In Memoriam: Mario W. Overhoff


by Morgan Cox, CHP

The world of radiation detection instrumentation and instrumentation standards lost an expert, colleague, and friend when Mario Overhoff passed away on 23 December 2005. He died unexpectedly in Cincinnati following a brief illness.

Mario was born in Vienna, Austria, on 12 November 1928 and grew up in England and Canada during and following World War II. He received his bachelorÙs degree from McGill University and his masterÙs and doctorate magna cum laude in science and electrical engineering at Laval University. During college he began his lifelong love of flying by becoming a Canadian champion sailglider. He recently merged his skills in engineering and interest in flying by designing and building his own airplane. He had instrument and multiengine ratings for private aircraft. He had many thousands of hours piloting twin-engine aircraft.

After his college years and while visiting Vienna, he met and married the love of his life, Isabel, Baroness von Buol-Wischenau, and settled in Canada. Within two years he accepted a position as technical director of a company in Columbus, Ohio. Four years later he and his family moved to Cincinnati where, in the true American tradition, he founded Overhoff and Associates in the basement of his home.

His company is now named Overhoff Technology Corporation and is recognized worldwide as a manufacturer of high-quality radiation detection instrumentation.

One of the most exciting periods of his long career was in the late 1960s when he was chief electrical and electronics engineer for the Space Research Institute in Highwater, Quebec. The main project, titled “Harp,” was engaged in space research using intercontinental gun-launched vehicles. Mario reported directly to Dr. Gerry V. Bull, famous for gun-launched ballistic missiles. Because of lack of funding and political differences between the Canadian and U.S. governments this project was closed. Bull was later mysteriously assassinated while developing the “super-gun” made famous in a recent movie.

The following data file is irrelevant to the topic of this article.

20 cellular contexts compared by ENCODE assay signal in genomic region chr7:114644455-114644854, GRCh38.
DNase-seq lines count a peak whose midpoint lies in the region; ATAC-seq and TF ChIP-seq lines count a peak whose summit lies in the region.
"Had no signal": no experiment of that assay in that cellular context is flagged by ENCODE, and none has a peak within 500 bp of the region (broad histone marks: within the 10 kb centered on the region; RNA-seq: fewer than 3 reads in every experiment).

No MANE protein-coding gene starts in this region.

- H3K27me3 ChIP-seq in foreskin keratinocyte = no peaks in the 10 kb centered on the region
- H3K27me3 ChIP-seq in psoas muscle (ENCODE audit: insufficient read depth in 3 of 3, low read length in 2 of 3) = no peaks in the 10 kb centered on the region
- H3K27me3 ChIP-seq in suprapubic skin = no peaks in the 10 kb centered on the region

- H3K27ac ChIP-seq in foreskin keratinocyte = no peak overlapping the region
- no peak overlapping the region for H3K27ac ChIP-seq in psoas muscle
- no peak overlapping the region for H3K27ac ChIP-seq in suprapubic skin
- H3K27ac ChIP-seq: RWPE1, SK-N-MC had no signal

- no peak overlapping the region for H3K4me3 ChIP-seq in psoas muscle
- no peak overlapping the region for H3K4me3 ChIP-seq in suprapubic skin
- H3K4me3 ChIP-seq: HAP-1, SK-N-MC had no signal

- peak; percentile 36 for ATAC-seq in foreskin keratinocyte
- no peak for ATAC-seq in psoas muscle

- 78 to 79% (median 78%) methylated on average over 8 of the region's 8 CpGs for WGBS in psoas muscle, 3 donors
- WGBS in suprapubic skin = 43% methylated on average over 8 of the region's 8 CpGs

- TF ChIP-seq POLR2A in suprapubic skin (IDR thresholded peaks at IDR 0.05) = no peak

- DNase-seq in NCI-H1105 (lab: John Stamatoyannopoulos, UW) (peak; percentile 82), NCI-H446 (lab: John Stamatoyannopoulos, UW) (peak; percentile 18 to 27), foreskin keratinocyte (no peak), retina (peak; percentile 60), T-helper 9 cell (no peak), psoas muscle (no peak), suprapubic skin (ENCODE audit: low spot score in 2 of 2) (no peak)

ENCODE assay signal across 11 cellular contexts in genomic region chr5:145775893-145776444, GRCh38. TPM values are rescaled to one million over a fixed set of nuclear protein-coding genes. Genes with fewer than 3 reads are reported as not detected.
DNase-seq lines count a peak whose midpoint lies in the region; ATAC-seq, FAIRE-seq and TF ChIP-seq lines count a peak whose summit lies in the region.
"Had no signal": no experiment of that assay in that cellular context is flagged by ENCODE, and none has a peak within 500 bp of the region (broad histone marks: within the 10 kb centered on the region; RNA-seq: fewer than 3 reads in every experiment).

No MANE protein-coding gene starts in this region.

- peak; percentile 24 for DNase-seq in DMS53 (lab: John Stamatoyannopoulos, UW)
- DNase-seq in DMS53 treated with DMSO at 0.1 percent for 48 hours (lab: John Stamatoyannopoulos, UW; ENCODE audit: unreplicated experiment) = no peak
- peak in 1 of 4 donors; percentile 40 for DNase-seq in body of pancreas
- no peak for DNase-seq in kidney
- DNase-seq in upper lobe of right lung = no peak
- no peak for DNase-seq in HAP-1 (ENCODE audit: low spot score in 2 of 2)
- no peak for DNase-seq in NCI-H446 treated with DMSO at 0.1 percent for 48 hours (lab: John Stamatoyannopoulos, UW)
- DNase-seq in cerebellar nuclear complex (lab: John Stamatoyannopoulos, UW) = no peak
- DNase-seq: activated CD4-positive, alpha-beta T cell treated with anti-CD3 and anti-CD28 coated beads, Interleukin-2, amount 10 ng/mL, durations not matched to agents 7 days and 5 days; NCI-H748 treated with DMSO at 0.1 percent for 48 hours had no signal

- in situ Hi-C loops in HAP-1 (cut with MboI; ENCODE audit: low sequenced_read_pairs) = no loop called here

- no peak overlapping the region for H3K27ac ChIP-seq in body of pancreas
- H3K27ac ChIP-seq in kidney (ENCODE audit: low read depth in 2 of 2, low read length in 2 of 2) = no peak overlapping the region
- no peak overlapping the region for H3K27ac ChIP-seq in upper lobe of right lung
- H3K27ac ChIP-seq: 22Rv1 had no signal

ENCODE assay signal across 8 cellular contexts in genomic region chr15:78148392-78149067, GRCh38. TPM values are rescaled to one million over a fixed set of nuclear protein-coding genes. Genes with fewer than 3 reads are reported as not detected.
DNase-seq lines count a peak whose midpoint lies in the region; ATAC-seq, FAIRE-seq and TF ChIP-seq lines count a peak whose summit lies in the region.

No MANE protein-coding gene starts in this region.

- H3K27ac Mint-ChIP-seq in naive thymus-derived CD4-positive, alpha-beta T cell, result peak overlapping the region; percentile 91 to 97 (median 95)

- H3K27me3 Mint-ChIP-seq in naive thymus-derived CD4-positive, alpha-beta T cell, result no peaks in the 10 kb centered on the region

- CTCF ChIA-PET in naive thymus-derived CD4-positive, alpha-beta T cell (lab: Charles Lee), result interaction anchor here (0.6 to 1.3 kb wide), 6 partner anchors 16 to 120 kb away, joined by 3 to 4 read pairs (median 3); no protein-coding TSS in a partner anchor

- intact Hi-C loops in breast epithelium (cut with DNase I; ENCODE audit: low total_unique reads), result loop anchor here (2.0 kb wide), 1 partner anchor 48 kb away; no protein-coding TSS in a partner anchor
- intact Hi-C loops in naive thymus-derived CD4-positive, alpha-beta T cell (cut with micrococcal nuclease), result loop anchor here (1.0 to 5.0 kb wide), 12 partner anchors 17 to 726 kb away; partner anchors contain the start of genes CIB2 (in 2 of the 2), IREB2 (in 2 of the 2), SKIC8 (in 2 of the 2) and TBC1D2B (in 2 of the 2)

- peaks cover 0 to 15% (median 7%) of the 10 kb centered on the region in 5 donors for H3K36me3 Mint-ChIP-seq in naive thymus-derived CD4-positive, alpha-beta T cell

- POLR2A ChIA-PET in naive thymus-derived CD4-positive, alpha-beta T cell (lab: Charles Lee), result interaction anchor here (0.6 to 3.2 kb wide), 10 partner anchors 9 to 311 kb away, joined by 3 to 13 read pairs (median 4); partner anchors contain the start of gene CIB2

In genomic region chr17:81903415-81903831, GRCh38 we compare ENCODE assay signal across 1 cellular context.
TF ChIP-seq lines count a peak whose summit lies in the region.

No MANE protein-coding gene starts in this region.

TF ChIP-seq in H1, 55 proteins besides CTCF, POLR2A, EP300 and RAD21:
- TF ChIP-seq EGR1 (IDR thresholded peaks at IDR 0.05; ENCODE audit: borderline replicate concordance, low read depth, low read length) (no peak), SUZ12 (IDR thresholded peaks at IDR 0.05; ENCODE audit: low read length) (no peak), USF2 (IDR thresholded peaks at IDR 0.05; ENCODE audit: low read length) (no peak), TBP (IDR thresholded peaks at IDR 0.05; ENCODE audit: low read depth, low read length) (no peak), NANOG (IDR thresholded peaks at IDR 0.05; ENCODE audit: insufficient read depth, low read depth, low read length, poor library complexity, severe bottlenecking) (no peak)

MarioÙs career spanned some 50-plus years devoted to research, development, and manufacturing of electronic instrumentation for measurement and process control. His technical expertise extended into radar telemetry, guidance for intercontinental ballistic missiles, pseudo random-coded sonar systems for submarine detection, chemical sensor technology, beta gauging, infrared, and microwave gauging for process control of paper and plastic products and aircraft instrumentation.

During the last 35 years Mario launched an independent company that has designed, manufactured, marketed, and serviced numerous health physics instruments. These include tritium monitors of various types, monitors for radioactive noble gases, monitors for airborne plutonium, and portable alpha, beta, gamma, and neutron detectors. He has served with distinction on several American National Standards Institute (ANSI) N42 standards committees, including ANSI N42.33 for portable radiation detectors for Homeland Security Department (DHS) applications and ANSI N42.47 being developed for dosimeters for the DHS.

He was an active member of a number of technical organizations including the Health Physics Society, the American Nuclear Society, the Institute of Electrical and Electronics Engineers, Inc., ANSI N42, the Aircraft Owners and Pilots Association, and the Experimental Aircraft Association. He was also a proud member of Rotary International.

Mario knew more about analog electrical technology than anyone else I have ever encountered.

His family, friends, colleagues, and coworkers remember Mario as a warm and caring gentleman who always saw the best in people. He was loved for his warmth, friendliness, encouragement, and some very bad jokes.

He is survived by his widow, Isabel; daughters Alexandra and Kathryn; a sister, Angela Countess von Hartig of Vienna; many friends and colleagues; and his pet felines. May he rest in peace.